The mixer timer for the mixer or agitator and the dispenser timer for metering solid detergent into the upper compartment are both independently adjustable. It is thereby possible to vary the operation of the automatic dispensing device, where such a device is employed, to accommodate different volumes of solvent and different dry chemical detergents which may require mixing in different quantities. Likewise, it is possible to adjust the duration of agitation to accommodate different volumes of solvent and different compositions and quantities of dry detergent to be dissolved.
The invention may be described with greater clarity and particularity by reference to the accompanying drawings.
FIG. 1 a side elevational view, partially broken away, of one embodiment of the invention.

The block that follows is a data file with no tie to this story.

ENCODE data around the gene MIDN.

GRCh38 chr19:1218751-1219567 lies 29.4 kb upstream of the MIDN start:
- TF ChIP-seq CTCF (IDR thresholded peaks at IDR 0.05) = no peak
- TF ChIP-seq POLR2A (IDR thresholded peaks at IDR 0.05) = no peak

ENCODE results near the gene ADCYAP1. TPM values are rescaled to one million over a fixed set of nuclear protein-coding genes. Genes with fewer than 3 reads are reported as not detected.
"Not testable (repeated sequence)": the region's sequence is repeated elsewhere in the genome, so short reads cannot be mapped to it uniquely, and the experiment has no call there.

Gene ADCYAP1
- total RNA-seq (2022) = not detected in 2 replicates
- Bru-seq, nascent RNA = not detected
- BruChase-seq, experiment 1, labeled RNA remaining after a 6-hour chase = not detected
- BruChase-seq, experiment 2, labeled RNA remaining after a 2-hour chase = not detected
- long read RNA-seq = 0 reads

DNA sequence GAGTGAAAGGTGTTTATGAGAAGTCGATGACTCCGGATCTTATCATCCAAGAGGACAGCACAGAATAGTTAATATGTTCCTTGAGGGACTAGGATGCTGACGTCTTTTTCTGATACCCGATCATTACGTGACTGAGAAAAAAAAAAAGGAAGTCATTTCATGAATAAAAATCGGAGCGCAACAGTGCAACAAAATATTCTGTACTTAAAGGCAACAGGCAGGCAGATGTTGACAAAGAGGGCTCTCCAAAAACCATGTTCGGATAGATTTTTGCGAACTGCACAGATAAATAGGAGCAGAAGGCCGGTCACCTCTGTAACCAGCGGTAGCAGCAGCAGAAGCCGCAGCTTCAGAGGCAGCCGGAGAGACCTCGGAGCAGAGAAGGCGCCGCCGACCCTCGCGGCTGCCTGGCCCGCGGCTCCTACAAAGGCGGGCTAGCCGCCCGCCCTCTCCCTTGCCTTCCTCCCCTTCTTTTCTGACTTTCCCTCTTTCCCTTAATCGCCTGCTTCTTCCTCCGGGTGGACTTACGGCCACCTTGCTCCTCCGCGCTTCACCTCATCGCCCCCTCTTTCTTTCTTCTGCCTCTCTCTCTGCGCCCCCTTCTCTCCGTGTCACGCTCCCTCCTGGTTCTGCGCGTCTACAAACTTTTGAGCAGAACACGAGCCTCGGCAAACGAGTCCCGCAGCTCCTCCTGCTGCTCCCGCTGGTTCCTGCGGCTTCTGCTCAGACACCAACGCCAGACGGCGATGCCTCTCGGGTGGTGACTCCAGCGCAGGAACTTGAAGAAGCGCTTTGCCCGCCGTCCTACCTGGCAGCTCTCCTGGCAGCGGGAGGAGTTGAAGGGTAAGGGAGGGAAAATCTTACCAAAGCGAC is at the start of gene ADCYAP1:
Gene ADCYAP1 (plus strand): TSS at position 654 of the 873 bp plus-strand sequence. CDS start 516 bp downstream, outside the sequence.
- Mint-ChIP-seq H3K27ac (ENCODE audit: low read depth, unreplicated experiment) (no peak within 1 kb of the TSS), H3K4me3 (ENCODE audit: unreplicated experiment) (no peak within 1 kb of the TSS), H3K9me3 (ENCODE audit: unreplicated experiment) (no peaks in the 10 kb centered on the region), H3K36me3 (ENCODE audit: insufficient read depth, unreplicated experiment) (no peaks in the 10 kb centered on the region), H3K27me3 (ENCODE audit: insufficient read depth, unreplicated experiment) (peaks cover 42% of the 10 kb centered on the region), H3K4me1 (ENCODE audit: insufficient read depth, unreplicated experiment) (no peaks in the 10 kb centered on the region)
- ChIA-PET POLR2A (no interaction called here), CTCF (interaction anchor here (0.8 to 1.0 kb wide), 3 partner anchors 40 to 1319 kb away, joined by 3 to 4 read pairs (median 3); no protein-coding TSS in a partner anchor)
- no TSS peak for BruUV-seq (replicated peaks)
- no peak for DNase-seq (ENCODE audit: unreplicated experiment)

FIG. 2 is a plan view taken along the lines 2--2 of FIG. 1.
FIG. 3 is a partial side elevational view illustrating an optional accessory utilized with the embodiment of FIG. 1.
FIG. 4 is a sectional elevational detail taken along the lines 4--4 of FIG. 3.
FIG. 5 is an electrical schematic diagram for the time sequencing control means of the invention equipped with the accessory of FIGS. 3 and 4.
FIG. 1 illustrates a device 10 for dissolving solid detergent in a laundry. The device 10 is comprised of a generally cylindrical drum-shaped tank 12, The tank 12 is typically constructed of polyvinyl chloride or polyethylene and is of a size dictated by the requirements of the laundry facilities with which it is utilized. However, the tank 12 should have minimum dimensions of thirty inches in height and thirty inches in diameter. The tank 12 has an internal partition 14 that extends transversely thereacross to define an upper compartment 16 and a lower compartment 18 within the tank 12. The partition is solvent welded to and is supported at its periphery by a plastic annular support ring 15 which is solvent welded to the interior surface of the cylindrical wall of the tank 12. A liquid outlet drain 22 is located in the floor of the lower compartment 18 and is adapted for coupling to at least one washing machine in the laundry to supply liquid thereto upon demand.